This is a peculiar statement! How can light be invisible if it's what we see? This just means we can't see it unless it comes into our eyes. Light doesn't scatter off of light; rays of light just pass through each other without interfering with their travel. (This should remind you of our wave superposition principle.) This is a well-known principle for teasing cats — since they can only see the spot of light when it scatters off the wall, not when it is traveling from the laser to the wall.

An interesting experiment to try is to shine a beam of laser light on a wall. The spot is visible but the beam (ray) from the laser to the wall is not — unless you sprinkle dust in its path!

These foothold ideas lead to the analysis of shadows and light passing through holes in screens. This sounds trivial, but it isn't! (See the very nice lesson "Light and Shadow" in Tutorials in Introductory Physics, by the University of Washington Physics Education Group.)

Two more phenomenological principles are needed to complete the ray model: what happens when a ray hits a mirror (reflection) and what happens when it crosses a boundary between two transparent media (refraction).

  • Reflection: When a light ray hits a smooth polished surface (mirror) it bounces off not at random but in a regular way. The incoming angle with the normal (perpendicular) to the surface is equal to the outgoing angle with the normal; or briefly, at a mirror the angle of incidence (θi) equals the angle of reflection (θr).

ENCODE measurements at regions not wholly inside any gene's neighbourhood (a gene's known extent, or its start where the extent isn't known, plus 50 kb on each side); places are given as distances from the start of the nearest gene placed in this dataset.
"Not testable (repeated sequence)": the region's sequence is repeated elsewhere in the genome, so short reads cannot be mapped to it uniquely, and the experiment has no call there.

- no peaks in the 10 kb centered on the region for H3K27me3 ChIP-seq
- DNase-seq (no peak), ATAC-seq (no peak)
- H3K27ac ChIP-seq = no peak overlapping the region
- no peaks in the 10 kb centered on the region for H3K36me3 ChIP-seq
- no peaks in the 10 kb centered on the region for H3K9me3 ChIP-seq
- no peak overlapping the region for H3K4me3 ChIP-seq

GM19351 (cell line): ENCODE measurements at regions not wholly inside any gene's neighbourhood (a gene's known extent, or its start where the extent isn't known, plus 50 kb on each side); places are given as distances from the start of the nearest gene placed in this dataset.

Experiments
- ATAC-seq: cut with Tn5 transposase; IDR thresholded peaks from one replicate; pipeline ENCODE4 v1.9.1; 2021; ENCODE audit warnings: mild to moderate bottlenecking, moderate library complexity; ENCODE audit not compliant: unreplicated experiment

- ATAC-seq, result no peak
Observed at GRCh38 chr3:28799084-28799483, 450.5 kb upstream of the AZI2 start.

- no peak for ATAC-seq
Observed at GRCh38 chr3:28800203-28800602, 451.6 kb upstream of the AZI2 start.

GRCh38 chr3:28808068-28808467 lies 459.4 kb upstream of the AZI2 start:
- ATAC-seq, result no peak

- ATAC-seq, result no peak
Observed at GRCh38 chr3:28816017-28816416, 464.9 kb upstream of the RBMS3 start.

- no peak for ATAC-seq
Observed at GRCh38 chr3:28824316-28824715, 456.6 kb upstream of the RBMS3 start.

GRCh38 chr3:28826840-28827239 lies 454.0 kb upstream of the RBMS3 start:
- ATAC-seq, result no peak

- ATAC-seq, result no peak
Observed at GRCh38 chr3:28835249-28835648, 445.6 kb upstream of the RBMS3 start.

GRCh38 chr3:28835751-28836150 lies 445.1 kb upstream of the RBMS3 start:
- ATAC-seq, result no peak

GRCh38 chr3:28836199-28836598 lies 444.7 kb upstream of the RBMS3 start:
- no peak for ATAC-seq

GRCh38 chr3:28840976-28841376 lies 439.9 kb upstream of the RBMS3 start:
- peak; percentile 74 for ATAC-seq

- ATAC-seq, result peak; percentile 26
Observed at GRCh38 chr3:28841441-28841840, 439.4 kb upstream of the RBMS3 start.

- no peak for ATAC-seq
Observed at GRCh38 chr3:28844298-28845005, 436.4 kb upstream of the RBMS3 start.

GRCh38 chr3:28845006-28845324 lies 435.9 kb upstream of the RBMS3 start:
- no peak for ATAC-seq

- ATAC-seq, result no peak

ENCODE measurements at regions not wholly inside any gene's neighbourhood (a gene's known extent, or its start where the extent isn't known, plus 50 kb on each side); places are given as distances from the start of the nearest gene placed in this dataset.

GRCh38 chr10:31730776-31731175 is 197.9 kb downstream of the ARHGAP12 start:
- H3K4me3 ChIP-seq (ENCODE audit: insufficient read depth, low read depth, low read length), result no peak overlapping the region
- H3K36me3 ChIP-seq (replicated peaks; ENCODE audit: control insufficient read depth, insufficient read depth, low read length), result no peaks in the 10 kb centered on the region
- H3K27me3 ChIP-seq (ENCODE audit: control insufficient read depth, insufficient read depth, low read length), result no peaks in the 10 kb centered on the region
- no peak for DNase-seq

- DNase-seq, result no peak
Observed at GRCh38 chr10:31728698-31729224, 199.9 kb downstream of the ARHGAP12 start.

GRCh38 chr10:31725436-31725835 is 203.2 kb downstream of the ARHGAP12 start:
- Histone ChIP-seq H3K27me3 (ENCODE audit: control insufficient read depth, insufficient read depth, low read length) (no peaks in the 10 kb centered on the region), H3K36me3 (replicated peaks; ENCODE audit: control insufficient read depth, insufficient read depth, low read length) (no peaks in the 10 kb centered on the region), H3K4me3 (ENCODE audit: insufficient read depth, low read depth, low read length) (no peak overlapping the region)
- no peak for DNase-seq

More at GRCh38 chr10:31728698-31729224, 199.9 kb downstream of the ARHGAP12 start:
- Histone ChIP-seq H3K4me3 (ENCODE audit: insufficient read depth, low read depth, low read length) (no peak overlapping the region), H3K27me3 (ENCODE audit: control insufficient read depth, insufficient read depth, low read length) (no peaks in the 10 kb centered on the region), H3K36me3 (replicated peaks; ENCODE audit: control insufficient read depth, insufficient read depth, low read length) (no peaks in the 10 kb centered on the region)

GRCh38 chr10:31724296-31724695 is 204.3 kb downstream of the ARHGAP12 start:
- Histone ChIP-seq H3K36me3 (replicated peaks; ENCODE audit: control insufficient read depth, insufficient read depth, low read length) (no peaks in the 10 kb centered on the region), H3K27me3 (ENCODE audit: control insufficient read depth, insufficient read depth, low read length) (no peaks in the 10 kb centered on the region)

• Refraction: Each transparent medium has a dimensionless constant associated with it called its index of refraction, $n$. When a light ray passes from one transparent medium to another it bends towards or away from the normal to the interface according to Snell's law. For vacuum, we define  $n=1$. (We can choose n to be one for something since all the experiments measuring n are relative to each other.)

$$n_1 \sin{θ_1} = n_2 \sin{θ_2}$$

Note that in both the case of reflection and refraction, the angles are measured to the normal, NOT to the surface!

When these principles are added to our psychological interpretation of light, a huge number of valuable results can be obtained. See the follow-ons for explicit examples.

Newton's particle model: A theory of rays

Newton wasn't satisfied with these foothold principles, most of which were already known when he started thinking about light as a young man while fleeing London during the plague. (He did discover the color principle.) He was always interested in mechanism — what were things — and in mathematizing — what were the mathematical rules they followed; and of course, how did it all fit together?

He proposed the idea that light consisted of small particles moving very, very fast. As a result, they seemed to move in straight lines. Although gravity would make them fall, this would be a tiny and negligible effect. (Because of the high speed of the light, it wouldn't have time to fall very far.) Reflection came out simply assuming elastic bounce and no friction at the surface so that the component of velocity parallel to the surface stayed the same and the one perpendicular to it just reversed.

To get Snell's law, keeping the idea that there was no friction at the surface so the parallel to the surface component of the velocity didn't change, he had to assume that the particle of light went faster in the more dense medium. As the component of velocity perpendicular to the surface got longer, it bent the velocity vector towards the normal — exactly as observed.